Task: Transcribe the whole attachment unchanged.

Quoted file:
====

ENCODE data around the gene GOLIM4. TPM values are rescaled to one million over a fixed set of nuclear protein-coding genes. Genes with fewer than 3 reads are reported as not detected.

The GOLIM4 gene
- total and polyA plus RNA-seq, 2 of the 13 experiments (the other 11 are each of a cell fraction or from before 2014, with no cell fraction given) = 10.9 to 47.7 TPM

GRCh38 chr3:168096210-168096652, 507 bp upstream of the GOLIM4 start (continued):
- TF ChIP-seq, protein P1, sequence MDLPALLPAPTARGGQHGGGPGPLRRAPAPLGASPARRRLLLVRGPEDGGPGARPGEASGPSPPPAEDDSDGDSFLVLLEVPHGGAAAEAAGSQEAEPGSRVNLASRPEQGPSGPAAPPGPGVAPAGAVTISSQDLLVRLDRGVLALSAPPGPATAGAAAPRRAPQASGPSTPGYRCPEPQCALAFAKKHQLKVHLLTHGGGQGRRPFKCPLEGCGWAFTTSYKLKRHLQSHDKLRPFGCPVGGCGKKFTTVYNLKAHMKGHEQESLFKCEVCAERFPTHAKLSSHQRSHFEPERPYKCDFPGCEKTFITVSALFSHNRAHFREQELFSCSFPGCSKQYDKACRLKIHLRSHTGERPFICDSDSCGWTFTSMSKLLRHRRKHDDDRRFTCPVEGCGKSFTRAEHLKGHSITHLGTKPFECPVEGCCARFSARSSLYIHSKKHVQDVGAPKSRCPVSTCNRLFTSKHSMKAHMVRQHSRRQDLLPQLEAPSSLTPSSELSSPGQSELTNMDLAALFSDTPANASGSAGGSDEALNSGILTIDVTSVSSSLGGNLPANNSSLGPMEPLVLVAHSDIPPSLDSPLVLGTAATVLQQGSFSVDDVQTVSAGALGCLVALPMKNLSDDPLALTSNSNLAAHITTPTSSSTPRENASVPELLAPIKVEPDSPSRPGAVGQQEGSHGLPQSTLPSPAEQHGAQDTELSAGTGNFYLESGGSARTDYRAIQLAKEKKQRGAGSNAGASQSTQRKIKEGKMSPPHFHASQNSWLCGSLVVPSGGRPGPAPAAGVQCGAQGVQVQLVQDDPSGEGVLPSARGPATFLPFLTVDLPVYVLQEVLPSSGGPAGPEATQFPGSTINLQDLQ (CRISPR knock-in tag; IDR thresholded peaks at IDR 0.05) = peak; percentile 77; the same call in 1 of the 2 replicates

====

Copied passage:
ENCODE data around the gene GOLIM4. TPM values are rescaled to one million over a fixed set of nuclear protein-coding genes. Genes with fewer than 3 reads are reported as not detected.

The GOLIM4 gene
- total and polyA plus RNA-seq, 2 of the 13 experiments (the other 11 are each of a cell fraction or from before 2014, with no cell fraction given) = 10.9 to 47.7 TPM

GRCh38 chr3:168096210-168096652, 507 bp upstream of the GOLIM4 start (continued):
- TF ChIP-seq, protein P1, sequence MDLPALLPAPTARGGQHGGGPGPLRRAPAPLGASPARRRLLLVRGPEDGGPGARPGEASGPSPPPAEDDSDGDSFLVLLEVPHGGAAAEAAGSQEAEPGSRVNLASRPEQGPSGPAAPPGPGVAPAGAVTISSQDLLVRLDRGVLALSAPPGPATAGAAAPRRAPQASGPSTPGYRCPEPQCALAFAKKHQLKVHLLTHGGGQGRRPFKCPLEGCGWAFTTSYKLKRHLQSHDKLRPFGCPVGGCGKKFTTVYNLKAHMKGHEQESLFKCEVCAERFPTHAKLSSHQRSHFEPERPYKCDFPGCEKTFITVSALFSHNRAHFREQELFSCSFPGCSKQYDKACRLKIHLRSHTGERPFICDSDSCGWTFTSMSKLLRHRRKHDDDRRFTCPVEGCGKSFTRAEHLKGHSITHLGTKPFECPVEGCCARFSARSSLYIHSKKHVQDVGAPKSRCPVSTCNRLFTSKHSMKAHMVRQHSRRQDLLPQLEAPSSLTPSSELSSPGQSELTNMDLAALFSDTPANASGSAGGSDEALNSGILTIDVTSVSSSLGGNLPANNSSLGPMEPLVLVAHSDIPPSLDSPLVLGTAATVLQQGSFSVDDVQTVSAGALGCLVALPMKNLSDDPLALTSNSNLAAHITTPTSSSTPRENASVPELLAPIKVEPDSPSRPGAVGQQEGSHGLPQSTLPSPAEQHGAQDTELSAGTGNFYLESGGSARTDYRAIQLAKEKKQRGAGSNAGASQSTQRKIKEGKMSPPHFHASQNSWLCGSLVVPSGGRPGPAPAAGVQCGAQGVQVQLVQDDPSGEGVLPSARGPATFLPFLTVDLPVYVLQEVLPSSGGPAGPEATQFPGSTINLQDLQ (CRISPR knock-in tag; IDR thresholded peaks at IDR 0.05) = peak; percentile 77; the same call in 1 of the 2 replicates